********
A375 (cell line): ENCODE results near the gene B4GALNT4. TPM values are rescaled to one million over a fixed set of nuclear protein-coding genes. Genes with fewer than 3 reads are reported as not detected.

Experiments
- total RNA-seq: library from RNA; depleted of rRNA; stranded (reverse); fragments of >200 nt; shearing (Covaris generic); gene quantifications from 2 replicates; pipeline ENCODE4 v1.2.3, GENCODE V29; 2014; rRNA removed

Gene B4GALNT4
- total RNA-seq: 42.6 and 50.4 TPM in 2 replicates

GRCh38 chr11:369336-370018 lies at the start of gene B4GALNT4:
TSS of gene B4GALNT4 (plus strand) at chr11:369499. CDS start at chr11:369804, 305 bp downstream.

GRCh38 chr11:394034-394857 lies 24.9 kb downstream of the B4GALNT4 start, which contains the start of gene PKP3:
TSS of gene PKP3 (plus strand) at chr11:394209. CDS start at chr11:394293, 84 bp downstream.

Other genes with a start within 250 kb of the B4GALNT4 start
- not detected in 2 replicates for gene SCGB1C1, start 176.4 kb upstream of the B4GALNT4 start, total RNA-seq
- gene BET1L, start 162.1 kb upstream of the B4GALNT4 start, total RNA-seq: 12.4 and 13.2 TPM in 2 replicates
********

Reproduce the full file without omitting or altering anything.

A375 (cell line): ENCODE results near the gene B4GALNT4. TPM values are rescaled to one million over a fixed set of nuclear protein-coding genes. Genes with fewer than 3 reads are reported as not detected.

Experiments
- total RNA-seq: library from RNA; depleted of rRNA; stranded (reverse); fragments of >200 nt; shearing (Covaris generic); gene quantifications from 2 replicates; pipeline ENCODE4 v1.2.3, GENCODE V29; 2014; rRNA removed

Gene B4GALNT4
- total RNA-seq: 42.6 and 50.4 TPM in 2 replicates

GRCh38 chr11:369336-370018 lies at the start of gene B4GALNT4:
TSS of gene B4GALNT4 (plus strand) at chr11:369499. CDS start at chr11:369804, 305 bp downstream.

GRCh38 chr11:394034-394857 lies 24.9 kb downstream of the B4GALNT4 start, which contains the start of gene PKP3:
TSS of gene PKP3 (plus strand) at chr11:394209. CDS start at chr11:394293, 84 bp downstream.

Other genes with a start within 250 kb of the B4GALNT4 start
- not detected in 2 replicates for gene SCGB1C1, start 176.4 kb upstream of the B4GALNT4 start, total RNA-seq
- gene BET1L, start 162.1 kb upstream of the B4GALNT4 start, total RNA-seq: 12.4 and 13.2 TPM in 2 replicates